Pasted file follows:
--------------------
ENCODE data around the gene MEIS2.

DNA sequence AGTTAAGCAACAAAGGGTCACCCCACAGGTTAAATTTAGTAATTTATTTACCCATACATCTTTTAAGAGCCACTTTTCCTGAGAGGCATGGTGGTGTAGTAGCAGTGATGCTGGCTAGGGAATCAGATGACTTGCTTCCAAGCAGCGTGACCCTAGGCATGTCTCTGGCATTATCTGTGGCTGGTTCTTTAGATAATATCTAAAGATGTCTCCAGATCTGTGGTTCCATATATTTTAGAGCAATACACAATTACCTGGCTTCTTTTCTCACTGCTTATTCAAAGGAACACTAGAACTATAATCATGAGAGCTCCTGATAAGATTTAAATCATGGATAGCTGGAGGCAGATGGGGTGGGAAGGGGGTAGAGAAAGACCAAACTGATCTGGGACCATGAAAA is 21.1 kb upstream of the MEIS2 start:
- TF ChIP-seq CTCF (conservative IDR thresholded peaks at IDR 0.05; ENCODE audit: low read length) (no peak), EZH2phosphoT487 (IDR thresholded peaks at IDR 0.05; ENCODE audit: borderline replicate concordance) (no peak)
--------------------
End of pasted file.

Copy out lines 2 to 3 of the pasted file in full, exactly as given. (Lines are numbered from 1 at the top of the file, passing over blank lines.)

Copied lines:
DNA sequence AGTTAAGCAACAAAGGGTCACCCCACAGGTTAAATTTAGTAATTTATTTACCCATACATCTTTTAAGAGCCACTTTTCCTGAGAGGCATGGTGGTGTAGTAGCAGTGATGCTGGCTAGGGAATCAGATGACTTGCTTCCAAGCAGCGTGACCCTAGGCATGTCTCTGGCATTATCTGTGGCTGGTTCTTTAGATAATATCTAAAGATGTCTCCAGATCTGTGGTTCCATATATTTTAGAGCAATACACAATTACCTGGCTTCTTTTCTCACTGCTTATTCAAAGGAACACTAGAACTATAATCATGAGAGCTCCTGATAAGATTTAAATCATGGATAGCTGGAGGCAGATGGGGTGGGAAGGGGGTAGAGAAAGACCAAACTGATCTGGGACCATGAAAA is 21.1 kb upstream of the MEIS2 start:
- TF ChIP-seq CTCF (conservative IDR thresholded peaks at IDR 0.05; ENCODE audit: low read length) (no peak), EZH2phosphoT487 (IDR thresholded peaks at IDR 0.05; ENCODE audit: borderline replicate concordance) (no peak)